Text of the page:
Kolyma Highway: Road of Bones: One of those highways in the world that was ‘killed’ in the making – Road of Bones Russia is building a horrific road of death with human skulls and bones

The 2,025 km Kolyma Highway in Russia’s Far Eastern region is once again making headlines around the world. Located in the Irkutsk region of Russia, this road has again found human bones and skeletons. Local MP Nikolay Trufanov said human bones were strewn with sand all over the road. What a scary sight this is, I can’t describe it. On the other hand, after the human bones came out from inside the road, the local police began to investigate. Let us know that this thrilling history of this highway, known as Bones Road….

The construction of a bloody road began in Stalin’s time

It is said that in cold weather vehicles do not slide on the road in this snowy area because these human bones have been mixed with sand and put on top. The story of the construction of this highway built in Stalin’s time is very frightening in which two and a half to 10 lakh people lost their lives. This highway connects Nijhne Bastayakh in the west to Magadan in the east. At one time, Kolayama was only accessible by sea or by plane. Construction of this highway began during Stalin’s dictatorship in the Soviet Union in the 1930s. During this time, its construction began in 1932 with the help of bonded laborers and prisoners from the Sevvostalag Mazdoor camp.

The ‘bone road’ built from the corpses of millions of prisoners

According to a New York Times report, 10 million Gulag prisoners and forced laborers were used to build this highway. These prisoners included both ordinary convicts and those convicted of political crimes. Many of these prisoners were also the best scientists in the Soviet Union. Among them was rocket scientist Sergei Korolev, who remained alive during this captivity and in 1961 he helped Russia send the first man into space. Among these prisoners was the great poet Varlam Shalmov, who served 15 prison terms in the Kolyama camp. He wrote of this camp: “There were dogs and bears that behaved more wisely and ethically than humans. He wrote in his book that after three weeks of dangerous work, cold, hunger and beatings, he became an animal.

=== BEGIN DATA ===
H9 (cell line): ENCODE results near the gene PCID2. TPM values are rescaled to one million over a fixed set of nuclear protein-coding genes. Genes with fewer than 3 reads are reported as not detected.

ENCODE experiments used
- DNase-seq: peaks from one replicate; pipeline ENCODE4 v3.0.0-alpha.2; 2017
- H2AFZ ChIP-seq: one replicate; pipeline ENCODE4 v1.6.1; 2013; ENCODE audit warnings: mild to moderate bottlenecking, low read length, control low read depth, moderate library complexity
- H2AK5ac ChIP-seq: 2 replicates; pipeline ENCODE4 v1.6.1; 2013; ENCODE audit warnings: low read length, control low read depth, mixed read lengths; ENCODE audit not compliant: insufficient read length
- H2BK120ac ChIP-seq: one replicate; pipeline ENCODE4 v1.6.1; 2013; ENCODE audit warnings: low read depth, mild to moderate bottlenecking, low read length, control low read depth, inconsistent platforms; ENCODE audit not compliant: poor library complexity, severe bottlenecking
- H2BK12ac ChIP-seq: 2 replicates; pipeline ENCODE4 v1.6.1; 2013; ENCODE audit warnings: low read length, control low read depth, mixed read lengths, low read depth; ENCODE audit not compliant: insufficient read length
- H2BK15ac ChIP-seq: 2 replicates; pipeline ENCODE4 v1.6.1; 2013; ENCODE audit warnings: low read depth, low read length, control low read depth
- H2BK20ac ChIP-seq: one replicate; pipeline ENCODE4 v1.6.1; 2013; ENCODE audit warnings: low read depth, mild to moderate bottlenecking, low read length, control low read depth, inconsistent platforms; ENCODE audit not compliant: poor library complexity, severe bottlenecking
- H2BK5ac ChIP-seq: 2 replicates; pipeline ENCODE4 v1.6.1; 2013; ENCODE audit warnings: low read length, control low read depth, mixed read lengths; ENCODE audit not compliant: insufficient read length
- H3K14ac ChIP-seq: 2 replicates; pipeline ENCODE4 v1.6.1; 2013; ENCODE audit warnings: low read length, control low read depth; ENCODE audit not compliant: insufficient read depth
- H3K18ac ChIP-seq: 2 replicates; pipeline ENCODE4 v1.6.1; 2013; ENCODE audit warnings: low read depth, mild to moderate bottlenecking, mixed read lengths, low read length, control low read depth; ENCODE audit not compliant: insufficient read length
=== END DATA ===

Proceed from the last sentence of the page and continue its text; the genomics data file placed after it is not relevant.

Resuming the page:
The prisoners were dying of the cold, bear attacks and starvation.

Antonina Novosad, 93, who is serving a 10-year prison sentence near Kolyama, says inmates who walked the road were gunned down as they were picking berry grains from across the barbed wire . The dead prisoners were buried inside the road itself. The return rate of prisoners sent to this area was only 20%. Even those who fled this camp were only able to stay alive for 2 weeks. During this time, they died from the cold or from bear attacks or starvation.

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